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Kenya Mungu Akubariki -Medium Roast

Mt. Elgon Coffees tend to be more Ethiopia-like, with heavy grapefruit, florals, and a delicate tea-like quality.. 

Farmers bring their coffee cherries to the coffee mill, where it is weighed and put into the hopper with the rest of that day’s collection. The farmer is given a receipt for the value of the coffee. The coffee is depulped using either a hand-crank machine or one that is powered (when electricity is available). 

Factories will ferment coffee for 24–48 hours, then move the coffee through water channels, where the softened mucilage is sloughed off. Premium AA lots are sometimes sent to holding takes to be submerged underwater for an additional 24 hours.

The tanks are drained, and the coffee is given a quick “pre-dry,” or “skin dry,” laid out in full sunlight in thin layers on raised beds for about six hours; this is to prevent the parchment from cracking. The beans are then moved to raised beds where they are spread in thicker layers, and allowed to dry for 7–10 days. The coffee is typically dried to 11–12% moisture.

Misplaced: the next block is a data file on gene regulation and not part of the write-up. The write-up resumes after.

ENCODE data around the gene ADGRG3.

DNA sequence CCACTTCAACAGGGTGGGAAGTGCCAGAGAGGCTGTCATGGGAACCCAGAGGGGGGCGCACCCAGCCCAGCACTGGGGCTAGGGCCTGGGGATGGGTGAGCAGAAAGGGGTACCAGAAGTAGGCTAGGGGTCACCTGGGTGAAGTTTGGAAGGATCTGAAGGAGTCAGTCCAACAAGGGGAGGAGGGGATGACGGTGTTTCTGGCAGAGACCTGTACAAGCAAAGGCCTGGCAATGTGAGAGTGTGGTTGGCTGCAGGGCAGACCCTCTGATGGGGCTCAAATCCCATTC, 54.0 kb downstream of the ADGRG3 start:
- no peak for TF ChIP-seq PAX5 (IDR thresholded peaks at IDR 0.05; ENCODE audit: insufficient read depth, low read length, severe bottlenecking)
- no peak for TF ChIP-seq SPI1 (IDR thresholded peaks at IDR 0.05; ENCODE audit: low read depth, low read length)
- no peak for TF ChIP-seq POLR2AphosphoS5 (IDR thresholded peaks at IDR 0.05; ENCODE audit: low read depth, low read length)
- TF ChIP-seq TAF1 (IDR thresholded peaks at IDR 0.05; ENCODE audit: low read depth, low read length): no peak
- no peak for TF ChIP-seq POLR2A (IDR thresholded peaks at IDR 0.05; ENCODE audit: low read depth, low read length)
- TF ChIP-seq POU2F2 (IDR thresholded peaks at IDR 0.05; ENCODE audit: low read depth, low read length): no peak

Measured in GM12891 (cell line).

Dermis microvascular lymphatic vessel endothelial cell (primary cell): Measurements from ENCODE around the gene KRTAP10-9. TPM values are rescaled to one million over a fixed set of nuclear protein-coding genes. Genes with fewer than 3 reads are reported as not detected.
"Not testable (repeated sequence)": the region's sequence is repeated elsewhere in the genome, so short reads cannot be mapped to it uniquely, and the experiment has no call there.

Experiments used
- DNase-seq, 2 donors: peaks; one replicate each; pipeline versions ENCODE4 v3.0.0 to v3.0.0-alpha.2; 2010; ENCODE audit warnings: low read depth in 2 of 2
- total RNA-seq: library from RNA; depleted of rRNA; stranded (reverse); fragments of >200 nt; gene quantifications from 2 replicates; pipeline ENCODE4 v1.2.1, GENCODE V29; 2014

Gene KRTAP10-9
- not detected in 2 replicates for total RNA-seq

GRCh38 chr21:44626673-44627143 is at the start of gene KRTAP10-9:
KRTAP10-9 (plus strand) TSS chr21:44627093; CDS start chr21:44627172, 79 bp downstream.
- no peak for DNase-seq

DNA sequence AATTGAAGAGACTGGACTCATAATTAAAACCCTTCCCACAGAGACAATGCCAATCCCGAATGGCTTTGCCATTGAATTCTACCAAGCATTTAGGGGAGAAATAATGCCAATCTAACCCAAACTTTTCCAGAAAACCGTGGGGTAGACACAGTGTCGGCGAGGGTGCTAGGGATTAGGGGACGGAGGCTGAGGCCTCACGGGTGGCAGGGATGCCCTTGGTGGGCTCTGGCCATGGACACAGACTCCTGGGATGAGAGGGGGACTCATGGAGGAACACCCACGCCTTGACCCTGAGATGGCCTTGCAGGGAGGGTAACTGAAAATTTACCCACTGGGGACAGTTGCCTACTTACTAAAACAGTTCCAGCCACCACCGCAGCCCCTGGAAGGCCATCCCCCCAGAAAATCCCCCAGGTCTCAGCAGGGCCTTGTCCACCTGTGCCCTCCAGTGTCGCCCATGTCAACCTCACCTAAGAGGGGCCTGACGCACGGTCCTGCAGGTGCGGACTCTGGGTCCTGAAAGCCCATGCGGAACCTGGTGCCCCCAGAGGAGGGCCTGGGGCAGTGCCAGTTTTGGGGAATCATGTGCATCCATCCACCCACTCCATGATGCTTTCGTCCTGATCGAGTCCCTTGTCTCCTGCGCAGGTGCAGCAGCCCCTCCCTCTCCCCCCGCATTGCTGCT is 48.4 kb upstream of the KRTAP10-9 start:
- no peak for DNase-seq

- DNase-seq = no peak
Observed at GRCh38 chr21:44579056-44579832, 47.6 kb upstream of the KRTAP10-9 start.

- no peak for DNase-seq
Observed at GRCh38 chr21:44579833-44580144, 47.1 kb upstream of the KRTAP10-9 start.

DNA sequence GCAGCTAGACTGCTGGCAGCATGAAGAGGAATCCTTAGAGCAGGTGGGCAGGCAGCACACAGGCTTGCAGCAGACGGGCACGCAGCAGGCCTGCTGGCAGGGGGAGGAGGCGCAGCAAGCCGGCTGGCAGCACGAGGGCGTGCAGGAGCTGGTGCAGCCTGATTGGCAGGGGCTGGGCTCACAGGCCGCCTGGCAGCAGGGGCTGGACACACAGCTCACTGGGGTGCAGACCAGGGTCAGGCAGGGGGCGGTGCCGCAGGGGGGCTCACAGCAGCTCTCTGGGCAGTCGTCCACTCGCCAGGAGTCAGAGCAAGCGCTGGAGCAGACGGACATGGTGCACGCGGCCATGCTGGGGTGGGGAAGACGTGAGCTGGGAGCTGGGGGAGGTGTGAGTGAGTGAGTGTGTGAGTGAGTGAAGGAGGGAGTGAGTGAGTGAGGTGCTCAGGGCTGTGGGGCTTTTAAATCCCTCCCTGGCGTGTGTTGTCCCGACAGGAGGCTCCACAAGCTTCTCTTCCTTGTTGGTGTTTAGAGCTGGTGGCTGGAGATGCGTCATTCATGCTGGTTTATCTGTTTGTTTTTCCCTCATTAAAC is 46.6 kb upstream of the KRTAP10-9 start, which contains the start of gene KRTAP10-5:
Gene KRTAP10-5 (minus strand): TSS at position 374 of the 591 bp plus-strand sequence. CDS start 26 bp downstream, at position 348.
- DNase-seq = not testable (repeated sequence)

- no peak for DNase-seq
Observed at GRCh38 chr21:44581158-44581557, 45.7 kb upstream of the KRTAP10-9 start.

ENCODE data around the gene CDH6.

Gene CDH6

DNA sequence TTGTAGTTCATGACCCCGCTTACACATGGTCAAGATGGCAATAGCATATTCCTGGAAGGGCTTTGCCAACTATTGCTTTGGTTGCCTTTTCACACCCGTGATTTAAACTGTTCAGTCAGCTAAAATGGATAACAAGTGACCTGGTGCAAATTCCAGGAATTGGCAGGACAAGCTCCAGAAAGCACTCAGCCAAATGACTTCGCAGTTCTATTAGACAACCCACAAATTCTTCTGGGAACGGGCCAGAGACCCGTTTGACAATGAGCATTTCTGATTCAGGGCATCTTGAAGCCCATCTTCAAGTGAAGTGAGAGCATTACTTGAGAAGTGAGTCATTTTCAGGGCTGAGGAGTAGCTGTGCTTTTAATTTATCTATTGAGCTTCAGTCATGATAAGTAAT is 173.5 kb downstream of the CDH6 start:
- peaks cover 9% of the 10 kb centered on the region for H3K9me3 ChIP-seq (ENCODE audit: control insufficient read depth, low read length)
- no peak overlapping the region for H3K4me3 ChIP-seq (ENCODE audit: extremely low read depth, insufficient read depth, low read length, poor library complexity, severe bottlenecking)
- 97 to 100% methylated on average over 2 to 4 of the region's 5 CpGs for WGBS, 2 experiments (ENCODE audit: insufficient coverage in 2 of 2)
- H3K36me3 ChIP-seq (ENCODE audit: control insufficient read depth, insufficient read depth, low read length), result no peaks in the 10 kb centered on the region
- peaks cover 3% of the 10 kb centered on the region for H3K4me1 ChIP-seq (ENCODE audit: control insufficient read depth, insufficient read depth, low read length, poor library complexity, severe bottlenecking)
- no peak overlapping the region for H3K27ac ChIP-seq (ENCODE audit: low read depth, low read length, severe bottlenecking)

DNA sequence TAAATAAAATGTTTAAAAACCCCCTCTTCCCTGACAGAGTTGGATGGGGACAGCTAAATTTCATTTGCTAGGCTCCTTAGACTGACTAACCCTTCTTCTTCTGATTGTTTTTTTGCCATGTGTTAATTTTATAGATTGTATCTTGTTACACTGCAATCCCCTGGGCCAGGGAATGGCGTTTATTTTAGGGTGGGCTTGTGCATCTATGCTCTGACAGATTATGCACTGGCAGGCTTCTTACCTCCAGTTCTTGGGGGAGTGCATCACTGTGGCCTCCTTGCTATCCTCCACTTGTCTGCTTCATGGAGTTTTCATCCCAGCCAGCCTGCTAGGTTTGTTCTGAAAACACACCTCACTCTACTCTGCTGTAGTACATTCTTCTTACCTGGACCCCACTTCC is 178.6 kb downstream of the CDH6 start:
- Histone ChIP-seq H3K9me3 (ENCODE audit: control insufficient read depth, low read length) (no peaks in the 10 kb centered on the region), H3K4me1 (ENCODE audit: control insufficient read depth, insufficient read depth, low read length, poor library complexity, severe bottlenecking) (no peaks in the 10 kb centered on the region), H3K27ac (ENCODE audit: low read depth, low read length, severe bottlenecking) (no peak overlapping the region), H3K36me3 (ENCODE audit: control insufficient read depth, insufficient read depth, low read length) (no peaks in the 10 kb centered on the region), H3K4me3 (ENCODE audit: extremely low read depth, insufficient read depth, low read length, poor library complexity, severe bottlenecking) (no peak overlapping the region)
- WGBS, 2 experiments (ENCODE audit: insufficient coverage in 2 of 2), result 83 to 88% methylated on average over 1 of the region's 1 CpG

A LITTLE HISTORY: Established as a British colony specifically for its moneymaking potential, Kenya became a coffee powerhouse as a way for the empire to control both the tea (already a Kenyan staple crop) and coffee markets worldwide. By the 1920s, as Europe demanded more and more coffee, the cash crop became a major Kenyan export, and in the 1930s the auction system was developed, ostensibly to democratize the market for farmers. After Kenya achieved independence from Britain in the 1960s, coffee took on a greater importance to small landholders, many of whom were given coffee farms in the redistribution of private property from large colonial and government-owned plantations.